Like many success stories of the entertainment industry, Heslov has become a Hollywood jack-of-all-trades, having worked as an actor, producer, director, and writer. Though he spends the majority of his time behind the camera these days, Heslov’s work as a producer/writer/director has been directly impacted by his time as an actor. In fact, the first project that Heslov ever wrote and directed was inspired by a unique experience that he had had in the acting world. A short film titled Waiting for Woody, it’s the story of a Woody Allen fan who goes to audition for the eclectic director. Regarding a bizarre series of events that befell him, Heslov recalls, "My experience going to audition for him was like something out of a Woody Allen film. I was taking the subway there, it was summer, it was hot, and I got a bloody nose and bled all over my shirt. But I was almost an hour early, so I went and bought a new shirt. Then, when I got there, I couldn’t get in because they didn’t have my name, and they didn’t have the right information from my agent. And when I finally got in, and I was sitting there with all these weird people in the waiting room, everything from a midget to this unbelievably hot chick wearing snakeskin leather pants.” The experience was so unique that Heslov felt compelled to put it on paper, and thus began his writing career.

Though he relished the experience of writing and directing Waiting for Woody, Heslov continued to act in small roles for the next seven or so years, racking up credits in everything from The Scorpion King to True Lies. Then, in 2005, he sat down to pen Good Night, and Good Luck with Clooney, beginning his transition away from full-time actor. Since then, Heslov has stuck largely to writing (The Ides of March, The Monuments Men) and producing (The American, Leatherheads and Memphis Beat, in addition to the titles he’s co-written), although he does continue to act in many of the films he is involved in.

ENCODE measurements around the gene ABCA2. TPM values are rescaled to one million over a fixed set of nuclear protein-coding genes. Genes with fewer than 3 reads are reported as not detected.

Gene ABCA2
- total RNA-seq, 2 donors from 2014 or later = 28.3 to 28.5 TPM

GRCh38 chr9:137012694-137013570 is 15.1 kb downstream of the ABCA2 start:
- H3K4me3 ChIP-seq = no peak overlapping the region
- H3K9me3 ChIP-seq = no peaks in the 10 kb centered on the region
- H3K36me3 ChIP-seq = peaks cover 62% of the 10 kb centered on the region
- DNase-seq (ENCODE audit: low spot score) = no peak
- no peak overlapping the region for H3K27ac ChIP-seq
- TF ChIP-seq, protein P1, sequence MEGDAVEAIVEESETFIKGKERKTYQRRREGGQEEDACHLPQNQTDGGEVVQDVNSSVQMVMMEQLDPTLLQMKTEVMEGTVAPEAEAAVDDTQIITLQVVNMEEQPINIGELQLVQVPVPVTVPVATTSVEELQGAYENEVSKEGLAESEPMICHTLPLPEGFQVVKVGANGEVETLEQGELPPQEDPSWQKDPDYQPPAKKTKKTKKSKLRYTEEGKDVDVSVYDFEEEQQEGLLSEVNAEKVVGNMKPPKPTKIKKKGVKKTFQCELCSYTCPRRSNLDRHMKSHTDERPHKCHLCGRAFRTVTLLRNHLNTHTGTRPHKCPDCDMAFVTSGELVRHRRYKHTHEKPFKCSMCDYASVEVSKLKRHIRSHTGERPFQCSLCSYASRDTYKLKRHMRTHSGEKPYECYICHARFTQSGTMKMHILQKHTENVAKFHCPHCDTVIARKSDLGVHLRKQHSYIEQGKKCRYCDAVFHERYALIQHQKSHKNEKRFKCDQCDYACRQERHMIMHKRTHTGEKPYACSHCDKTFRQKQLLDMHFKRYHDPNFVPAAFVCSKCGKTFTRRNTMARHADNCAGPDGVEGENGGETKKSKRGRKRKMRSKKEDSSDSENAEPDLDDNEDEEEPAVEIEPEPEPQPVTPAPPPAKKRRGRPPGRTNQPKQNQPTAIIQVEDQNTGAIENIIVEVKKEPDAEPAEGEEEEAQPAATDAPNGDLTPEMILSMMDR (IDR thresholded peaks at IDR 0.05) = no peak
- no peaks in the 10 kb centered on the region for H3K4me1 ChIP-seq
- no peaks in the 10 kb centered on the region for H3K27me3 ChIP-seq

In 2009, Heslov made his feature length directorial debut with the film adaptation of The Men Who Stare at Goats, which starred Jeff Bridges, Ewan McGregor, and of course, Clooney. While most first-time directors might feel pretty nervous being entrusted with a $20 million budget, Heslov seems to have been better prepared than most to make the leap. As he says of his prior cumulative experience, "I learned a lot through osmosis, just being on set. I would try to soak up everything; I was like a sponge. I think what I learned most was how to create an atmosphere where everyone can work and do their best work, without a lot of tension. I think that those are the best kind of sets, and where the best work gets done. There are some people that believe that if it’s chaotic and crazy and people are yelling, out of that comes good art and good work. While I believe that it can happen that way, it doesn’t have to happen that way. We’re so lucky to get to do what we do, to make it a drag seems counterintuitive.”

Heslov’s experience across different roles in the industry undoubtedly helped to prepare him for Argo. As with most historical dramas, the ultimate challenge lay in maintaining the perfect balance between doing justice to the events that occurred while at the same time juggling the cinematic elements that make for a quality film. In the interest of properly capturing the story’s essence, Heslov, Affleck, and Clooney (who also worked as a producer on the film) were in constant contact with Tony Mendez, himself. "I talked to Tony when we bought the article [on which the screenplay was based],” Heslov says. "Once we bought the article, we also optioned a chapter out of Tony’s book that dealt with this particular incident, so he was a consultant on the film. I talked with him, and then the writer [Chris Terrio] talked with him a lot, and went and visited him a bunch. When Ben [Affleck] came on, he met with Tony and went to Tony’s house, and they went to the CIA together. Tony also came to shooting, so he was pretty involved.” According to Heslov, Mendez and his family even make a small cameo in the airport scene when Affleck’s character is leaving for Tehran.